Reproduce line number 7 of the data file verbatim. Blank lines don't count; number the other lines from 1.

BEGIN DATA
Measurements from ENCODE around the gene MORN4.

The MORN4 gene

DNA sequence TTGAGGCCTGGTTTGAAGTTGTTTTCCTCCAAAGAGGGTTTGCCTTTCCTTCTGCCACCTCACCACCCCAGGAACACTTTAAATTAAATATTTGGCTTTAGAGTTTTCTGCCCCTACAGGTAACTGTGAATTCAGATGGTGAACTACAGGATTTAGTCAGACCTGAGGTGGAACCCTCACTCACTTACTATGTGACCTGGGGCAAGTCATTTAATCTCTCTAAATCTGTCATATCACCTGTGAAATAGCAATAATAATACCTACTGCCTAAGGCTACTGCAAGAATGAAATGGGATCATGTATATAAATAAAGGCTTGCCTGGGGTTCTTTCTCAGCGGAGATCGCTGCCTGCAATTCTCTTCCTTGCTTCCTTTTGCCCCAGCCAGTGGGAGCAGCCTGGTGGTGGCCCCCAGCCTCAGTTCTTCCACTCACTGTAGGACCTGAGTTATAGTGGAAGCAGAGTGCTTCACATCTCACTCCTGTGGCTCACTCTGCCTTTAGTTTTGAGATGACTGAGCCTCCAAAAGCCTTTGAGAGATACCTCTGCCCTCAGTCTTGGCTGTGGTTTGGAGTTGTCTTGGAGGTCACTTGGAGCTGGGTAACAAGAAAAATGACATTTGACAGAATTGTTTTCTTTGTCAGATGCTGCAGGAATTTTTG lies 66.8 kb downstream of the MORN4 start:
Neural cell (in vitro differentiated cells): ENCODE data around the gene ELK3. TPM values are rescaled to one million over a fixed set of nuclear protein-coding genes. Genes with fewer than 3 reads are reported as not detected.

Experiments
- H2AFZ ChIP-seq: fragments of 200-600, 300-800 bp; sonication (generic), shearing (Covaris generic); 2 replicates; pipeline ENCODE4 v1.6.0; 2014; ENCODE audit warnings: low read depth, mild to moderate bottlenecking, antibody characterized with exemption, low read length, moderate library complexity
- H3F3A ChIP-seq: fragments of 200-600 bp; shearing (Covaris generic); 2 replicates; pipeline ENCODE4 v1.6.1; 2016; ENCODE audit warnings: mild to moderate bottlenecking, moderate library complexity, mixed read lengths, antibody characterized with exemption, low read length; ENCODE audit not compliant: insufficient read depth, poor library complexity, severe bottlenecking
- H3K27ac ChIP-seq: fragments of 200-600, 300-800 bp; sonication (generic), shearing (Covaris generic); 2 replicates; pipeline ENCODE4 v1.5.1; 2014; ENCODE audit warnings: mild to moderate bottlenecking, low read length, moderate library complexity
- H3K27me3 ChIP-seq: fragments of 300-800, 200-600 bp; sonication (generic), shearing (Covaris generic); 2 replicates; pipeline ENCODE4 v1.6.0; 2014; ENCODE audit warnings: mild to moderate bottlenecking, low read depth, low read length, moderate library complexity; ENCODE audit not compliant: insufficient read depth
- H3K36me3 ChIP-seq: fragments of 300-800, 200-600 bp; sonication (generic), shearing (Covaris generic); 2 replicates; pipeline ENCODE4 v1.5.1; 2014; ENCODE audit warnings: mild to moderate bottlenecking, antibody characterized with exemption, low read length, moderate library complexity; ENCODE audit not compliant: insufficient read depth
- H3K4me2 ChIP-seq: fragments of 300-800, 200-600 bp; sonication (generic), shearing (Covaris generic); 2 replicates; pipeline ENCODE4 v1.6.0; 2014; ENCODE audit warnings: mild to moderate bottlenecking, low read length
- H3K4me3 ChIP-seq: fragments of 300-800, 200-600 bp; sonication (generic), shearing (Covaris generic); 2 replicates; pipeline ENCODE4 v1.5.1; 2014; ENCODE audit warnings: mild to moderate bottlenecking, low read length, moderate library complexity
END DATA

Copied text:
- H3F3A ChIP-seq: fragments of 200-600 bp; shearing (Covaris generic); 2 replicates; pipeline ENCODE4 v1.6.1; 2016; ENCODE audit warnings: mild to moderate bottlenecking, moderate library complexity, mixed read lengths, antibody characterized with exemption, low read length; ENCODE audit not compliant: insufficient read depth, poor library complexity, severe bottlenecking